Embracing the Dahrendorfian ideology of “posing all those questions that otherwise no one else dares to ask”, the European Governance Monitor (EGM) aims to bring to light crucial performance measures of key institutions across Europe. While countries wishing to join the EU undergo quality controls as outlined by the Copenhagen and Madrid Criteria from 1993 and 1995 respectively, the governance capacity and performance of existing EU members is not measured or monitored – making it possible for poor performance, even governance failures, to be hidden from the public rather than being identified and corrected. This may put not only EU institutions and member states’ governance at risk, but also the political and economic stability in Europe.
Therefore, it is critical to monitor the governance performance of institutions at the interface of the EU and the various member states. Specifically: do national institutions, such as ministries and regulatory agencies, have the governance capacity to implement EU policies; and, vice versa, do EU institutions have the capacity to develop and formulate policies that take into account the capacity of a varied group of member states?
The EGM identifies institutions, which make and implement EU policies – and focuses on the intersection of the EU and the national levels. It then measures their capacity and performance – and sheds light on the areas in need of improvement. By studying a range of EU member states, best practices will be identified to offer practical advice. The EGM generated data will be shared with practitioner communities by way of an interactive dataset and website, compact fact sheets and in-depth reports, as well as experts’ workshops. Also, the EGM results will be presented to the public in order to enhance governance transparency. In sum, the outcomes of the Monitor will offer significant value-added to advance governance performance in Europe.
The European Governance Monitor (EGM) will map and assess the performance of core institutions and agencies in charge of managing EU policies across Europe. It will start by assessing how national institutions in charge of EU policy perform. In the second phase, the EGM will be expanded to include the performance assessment at the interface of EU and national policy implementation.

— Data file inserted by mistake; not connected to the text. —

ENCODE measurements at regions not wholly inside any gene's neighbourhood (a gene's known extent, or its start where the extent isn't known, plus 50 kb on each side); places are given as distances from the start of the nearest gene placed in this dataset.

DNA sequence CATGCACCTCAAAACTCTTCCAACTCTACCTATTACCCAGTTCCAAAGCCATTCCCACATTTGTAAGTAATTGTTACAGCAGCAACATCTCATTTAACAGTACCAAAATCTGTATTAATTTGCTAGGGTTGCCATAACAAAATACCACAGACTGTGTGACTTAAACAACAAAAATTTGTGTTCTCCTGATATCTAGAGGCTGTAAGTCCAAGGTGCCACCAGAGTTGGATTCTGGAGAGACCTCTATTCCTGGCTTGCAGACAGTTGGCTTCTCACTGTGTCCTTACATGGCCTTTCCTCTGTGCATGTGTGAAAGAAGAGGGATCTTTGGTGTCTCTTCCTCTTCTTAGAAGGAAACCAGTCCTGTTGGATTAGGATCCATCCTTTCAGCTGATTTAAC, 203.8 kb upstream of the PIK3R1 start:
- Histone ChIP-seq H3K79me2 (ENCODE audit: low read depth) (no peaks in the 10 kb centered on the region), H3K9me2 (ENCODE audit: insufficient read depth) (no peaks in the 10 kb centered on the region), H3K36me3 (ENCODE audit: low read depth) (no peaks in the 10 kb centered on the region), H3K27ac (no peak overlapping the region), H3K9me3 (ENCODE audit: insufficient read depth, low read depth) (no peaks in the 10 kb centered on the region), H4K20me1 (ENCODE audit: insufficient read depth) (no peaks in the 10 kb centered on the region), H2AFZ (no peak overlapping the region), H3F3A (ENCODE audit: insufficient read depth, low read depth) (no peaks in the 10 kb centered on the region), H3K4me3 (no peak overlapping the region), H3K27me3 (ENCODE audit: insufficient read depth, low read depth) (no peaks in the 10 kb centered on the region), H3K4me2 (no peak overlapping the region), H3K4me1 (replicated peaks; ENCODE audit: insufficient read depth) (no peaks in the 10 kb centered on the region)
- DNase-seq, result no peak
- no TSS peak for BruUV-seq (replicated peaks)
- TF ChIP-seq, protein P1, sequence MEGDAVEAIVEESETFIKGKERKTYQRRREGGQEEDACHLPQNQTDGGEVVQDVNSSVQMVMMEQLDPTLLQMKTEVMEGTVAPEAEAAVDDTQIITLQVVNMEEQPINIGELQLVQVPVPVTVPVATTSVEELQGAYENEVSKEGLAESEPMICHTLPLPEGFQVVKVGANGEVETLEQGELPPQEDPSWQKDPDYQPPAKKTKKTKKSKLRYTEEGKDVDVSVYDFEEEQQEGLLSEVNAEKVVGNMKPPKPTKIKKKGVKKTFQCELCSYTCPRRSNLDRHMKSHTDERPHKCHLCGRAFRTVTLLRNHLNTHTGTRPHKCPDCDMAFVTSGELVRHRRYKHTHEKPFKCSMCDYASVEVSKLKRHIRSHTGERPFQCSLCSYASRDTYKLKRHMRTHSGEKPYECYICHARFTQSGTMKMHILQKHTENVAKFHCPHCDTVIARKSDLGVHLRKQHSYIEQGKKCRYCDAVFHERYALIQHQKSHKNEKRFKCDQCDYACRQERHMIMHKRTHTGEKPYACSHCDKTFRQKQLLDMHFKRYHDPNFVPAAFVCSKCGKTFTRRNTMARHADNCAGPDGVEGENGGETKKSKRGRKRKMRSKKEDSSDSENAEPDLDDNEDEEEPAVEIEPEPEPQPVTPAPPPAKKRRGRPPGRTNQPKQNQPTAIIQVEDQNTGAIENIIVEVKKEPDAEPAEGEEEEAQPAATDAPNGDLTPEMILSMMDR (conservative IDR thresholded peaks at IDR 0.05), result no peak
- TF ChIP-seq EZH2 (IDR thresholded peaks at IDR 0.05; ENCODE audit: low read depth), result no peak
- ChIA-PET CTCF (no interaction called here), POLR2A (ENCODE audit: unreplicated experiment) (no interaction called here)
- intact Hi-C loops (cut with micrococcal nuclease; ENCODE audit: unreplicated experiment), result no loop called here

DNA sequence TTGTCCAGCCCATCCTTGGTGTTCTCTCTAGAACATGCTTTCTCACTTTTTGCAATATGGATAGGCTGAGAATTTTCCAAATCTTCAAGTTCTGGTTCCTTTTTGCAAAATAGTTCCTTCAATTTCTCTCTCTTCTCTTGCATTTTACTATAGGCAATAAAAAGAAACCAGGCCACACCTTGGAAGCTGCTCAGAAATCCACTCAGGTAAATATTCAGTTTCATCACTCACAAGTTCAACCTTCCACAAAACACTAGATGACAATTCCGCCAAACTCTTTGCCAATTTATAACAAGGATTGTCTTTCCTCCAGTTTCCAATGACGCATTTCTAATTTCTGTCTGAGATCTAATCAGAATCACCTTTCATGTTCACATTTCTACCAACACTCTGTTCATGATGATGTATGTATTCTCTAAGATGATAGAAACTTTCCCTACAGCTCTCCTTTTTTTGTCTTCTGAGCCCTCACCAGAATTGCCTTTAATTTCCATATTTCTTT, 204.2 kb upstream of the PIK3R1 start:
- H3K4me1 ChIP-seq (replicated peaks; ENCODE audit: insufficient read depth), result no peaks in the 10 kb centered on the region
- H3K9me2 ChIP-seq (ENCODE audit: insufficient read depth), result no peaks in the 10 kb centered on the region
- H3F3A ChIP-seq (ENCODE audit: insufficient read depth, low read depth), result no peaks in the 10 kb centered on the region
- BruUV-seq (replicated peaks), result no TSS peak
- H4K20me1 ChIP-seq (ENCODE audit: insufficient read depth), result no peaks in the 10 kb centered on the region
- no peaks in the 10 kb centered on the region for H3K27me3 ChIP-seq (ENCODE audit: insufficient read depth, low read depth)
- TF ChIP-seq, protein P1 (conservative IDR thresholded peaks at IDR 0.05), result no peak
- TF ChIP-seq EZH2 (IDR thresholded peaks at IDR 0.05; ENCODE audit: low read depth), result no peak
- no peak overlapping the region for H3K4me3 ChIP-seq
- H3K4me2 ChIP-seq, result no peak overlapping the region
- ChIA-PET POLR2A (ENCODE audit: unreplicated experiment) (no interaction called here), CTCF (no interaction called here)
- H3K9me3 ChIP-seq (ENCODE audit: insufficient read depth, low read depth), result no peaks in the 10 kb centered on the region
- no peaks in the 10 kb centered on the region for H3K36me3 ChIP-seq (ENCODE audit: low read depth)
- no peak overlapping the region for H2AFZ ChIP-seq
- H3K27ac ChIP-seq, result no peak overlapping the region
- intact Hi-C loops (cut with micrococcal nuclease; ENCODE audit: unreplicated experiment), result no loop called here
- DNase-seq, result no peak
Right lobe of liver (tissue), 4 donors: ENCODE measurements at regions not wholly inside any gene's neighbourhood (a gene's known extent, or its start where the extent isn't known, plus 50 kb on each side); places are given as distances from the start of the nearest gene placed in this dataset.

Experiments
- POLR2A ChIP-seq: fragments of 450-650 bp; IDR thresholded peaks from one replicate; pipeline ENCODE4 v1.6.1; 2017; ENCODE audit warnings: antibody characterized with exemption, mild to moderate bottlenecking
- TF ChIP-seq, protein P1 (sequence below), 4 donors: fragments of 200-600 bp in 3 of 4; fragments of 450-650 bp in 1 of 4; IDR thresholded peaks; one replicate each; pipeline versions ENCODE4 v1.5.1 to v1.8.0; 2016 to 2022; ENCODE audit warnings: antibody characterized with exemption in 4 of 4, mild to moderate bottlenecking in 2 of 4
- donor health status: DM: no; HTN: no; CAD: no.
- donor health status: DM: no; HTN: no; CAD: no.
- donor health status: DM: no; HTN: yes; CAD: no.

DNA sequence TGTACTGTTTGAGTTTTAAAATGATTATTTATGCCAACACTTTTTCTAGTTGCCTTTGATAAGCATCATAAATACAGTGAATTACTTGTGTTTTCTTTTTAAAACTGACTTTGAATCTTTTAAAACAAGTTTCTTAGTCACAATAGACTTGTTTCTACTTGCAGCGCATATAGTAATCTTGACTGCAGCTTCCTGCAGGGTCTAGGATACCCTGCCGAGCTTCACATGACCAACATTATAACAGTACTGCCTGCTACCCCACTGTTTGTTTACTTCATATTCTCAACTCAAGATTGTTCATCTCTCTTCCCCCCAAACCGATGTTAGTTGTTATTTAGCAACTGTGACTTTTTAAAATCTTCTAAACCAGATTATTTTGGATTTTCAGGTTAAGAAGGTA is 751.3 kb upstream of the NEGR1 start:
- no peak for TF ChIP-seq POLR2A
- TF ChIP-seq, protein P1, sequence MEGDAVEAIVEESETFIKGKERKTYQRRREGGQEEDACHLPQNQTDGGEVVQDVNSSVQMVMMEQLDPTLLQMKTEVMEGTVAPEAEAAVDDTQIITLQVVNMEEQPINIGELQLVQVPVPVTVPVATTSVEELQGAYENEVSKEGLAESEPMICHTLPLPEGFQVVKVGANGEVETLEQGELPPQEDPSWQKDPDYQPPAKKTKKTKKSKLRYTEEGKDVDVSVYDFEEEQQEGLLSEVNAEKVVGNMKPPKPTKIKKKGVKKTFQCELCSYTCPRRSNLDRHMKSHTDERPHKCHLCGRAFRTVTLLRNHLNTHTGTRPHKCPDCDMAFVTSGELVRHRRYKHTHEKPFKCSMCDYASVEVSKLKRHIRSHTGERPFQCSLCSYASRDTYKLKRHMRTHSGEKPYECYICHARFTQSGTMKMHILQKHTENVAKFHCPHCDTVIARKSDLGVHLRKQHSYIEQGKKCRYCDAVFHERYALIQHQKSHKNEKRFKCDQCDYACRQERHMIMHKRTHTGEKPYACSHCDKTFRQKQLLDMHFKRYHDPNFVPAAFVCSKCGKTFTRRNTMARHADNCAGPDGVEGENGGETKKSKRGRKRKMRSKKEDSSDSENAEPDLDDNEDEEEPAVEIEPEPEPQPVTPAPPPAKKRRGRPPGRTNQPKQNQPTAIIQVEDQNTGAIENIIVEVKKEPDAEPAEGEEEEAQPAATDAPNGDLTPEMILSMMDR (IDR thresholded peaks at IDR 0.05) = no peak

- Relevant insights and findings for practitioners and researchers dealing with EU policies
- Transparent mapping of key institutions managing EU policy
- Unpacking the “black box” of EU governance performance by developing appropriate indicators
- Creating synergies among comparative politics, public administration, EU studies and public management studies
Download the concept paper of the Europen Governance Monitor .
Launch of the European Governance Monitor – Perspectives from the inside
Expert Panel Discussion at the Dahrendorf Symposium,
Akademie der Künste, Berlin
Wednesday, 25 May 2016, 12:00pm – 2:00pm
László Andor, former Commissioner and now Mercator Senior Fellow at the Hertie School of Governance
Franziska Brantner, Member of German Parliament (deputy member of the European Committee in German Parliament) and former Member of European Parliament
Christian Kroll, Sustainable Governance Indicators Project Manager at Bertelsmann Foundation and Visiting Lecturer at the Hertie School of Governance
Isabelle Maquet, Deputy Head of Unit: Spain and Malta from the European Commission’s Directorate General on Employment and Social Affairs
Holger Winkler, Head of Unit: European Affairs in the German Federal Ministry of Employment and Social Affairs
Josef Janning, Co-Head of the Berlin Office of the European Council on Foreign Relations and manager of the European Cohesion Monitor